Traveling Abroad? Get the Hepatitis A Vaccine

You May Need to Get the Hepatitis A Vaccine Before Traveling Abroad

Woman Getting Vaccination
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If you plan on visiting a country with a high rate of hepatitis A infection, consider getting the hepatitis A vaccine if you're not already immune. This vaccine is safe, very effective and is relatively inexpensive -- especially when considering the costs of dealing with a hepatitis A infection. While infection rates in the United States have decreased to all-time lows, many countries (especially those with unstable water supplies) have extremely high rates of hepatitis A infection.

What is Hepatitis A?

Hepatitis A is a very infectious viral cause of acute hepatitis. It is an acute illness, which means that the symptoms can come on suddenly and sharply, causing a range of clinical problems from mild illness with no symptoms to more severe illness and even, on rare occasion, acute liver failure and death. Hepatitis A eventually goes away and does not cause chronic problems.

What is My Risk of Infection from Hepatitis A?

Your risk of hepatitis A infection while traveling depends on where you travel and is increased by your length of stay. Currently, travel to Mexico, countries in Central or South America and parts of Africa, Eastern Europe, and Asia all have high risks of exposure to hepatitis A virus. However, any country can experience a hepatitis A epidemic, so it's a good idea to check with your physician regarding your specific location.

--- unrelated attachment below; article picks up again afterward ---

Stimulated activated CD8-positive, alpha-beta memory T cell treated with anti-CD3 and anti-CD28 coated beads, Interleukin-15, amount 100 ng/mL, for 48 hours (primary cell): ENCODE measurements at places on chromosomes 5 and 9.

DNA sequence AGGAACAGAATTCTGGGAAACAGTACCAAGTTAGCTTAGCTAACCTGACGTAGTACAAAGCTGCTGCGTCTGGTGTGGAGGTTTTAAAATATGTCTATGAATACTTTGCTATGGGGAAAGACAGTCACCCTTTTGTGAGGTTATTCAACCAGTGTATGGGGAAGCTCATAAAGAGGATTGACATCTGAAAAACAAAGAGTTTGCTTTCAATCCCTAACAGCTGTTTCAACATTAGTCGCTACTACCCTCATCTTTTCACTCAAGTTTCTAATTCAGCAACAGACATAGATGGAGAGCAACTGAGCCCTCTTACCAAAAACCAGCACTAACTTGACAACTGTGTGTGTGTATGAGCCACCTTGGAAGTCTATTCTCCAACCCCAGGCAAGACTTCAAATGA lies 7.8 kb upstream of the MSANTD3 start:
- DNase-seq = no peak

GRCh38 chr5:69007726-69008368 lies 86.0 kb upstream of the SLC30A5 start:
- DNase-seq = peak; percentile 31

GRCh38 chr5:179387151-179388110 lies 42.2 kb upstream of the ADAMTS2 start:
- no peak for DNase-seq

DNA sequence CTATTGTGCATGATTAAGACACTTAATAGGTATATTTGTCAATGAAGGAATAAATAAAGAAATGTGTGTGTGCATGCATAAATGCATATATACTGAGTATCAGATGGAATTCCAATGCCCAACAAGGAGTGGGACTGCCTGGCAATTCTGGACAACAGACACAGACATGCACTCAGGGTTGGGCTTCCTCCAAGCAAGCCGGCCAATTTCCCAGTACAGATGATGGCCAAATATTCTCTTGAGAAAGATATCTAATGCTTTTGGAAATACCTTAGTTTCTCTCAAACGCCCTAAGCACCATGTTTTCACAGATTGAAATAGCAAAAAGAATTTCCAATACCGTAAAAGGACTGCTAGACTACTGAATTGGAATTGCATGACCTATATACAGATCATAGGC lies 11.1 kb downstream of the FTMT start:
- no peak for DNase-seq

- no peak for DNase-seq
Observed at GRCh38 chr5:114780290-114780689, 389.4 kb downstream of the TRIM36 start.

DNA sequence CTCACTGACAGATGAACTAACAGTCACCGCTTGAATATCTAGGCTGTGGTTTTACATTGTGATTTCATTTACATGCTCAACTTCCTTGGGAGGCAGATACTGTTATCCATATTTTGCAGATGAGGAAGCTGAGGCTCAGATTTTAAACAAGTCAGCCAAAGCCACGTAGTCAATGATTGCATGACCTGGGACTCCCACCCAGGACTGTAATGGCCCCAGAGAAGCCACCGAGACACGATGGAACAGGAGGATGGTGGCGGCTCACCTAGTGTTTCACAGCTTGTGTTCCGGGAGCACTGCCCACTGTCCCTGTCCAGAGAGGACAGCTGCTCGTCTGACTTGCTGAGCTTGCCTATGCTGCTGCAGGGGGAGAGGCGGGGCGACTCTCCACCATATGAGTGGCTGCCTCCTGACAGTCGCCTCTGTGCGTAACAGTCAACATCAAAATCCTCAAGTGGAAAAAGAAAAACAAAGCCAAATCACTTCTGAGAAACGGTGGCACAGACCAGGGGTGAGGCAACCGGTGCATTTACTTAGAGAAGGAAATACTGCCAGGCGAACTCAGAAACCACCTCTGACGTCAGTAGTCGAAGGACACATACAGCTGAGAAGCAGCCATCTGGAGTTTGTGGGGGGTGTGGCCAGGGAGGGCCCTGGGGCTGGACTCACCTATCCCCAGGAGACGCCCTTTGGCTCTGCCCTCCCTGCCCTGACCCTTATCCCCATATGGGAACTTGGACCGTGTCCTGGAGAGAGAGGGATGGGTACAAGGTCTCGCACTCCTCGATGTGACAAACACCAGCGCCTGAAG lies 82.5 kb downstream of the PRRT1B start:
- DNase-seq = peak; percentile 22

What is the Hepatitis A Vaccine?

The hepatitis A vaccine is a two-dose series given 6 months apart that's given as an injection.

More information about this is available in "Why You Need the Hepatitis A Vaccine."

How is the Hepatitis A Vaccine Given for Travelers?

The first dose will be given before you begin your travel. Ideally, you can start vaccinations to complete the two-shot series before you travel to an area where the hepatitis A vaccine is recommended.

Although it's best to get vaccinated as early as possible, if you do not have time, it's OK to begin even days before you leave. Even a single dose will offer you some protection. Your physician may recommend immune globulin (IG) which can provide greater short-term protection. The hepatitis A series can be completed by taking the second dose of vaccine when you return (after it has been at least six months).

Sources:

Centers for Disease Control and Prevention. "Viral Hepatitis - Hepatitis A Information." http://www.cdc.gov/hepatitis/HAV/index.htm Accessed January 11, 2016.

Dienstag, JL. Acute Viral Hepatitis. In: AS Fauci, E Braunwald, DL Kasper, SL Hauser, DL Longo, JL Jameson, J Loscaizo (eds), Harrison’s Principles of Internal Medicine, 17e. New York, McGraw-Hill, 2008.

Pickering, LK (ed), The Red Book: Report of the Committee on Infectious Diseases, 26th e. American Academy of Pediatrics, 2003. 311-313.

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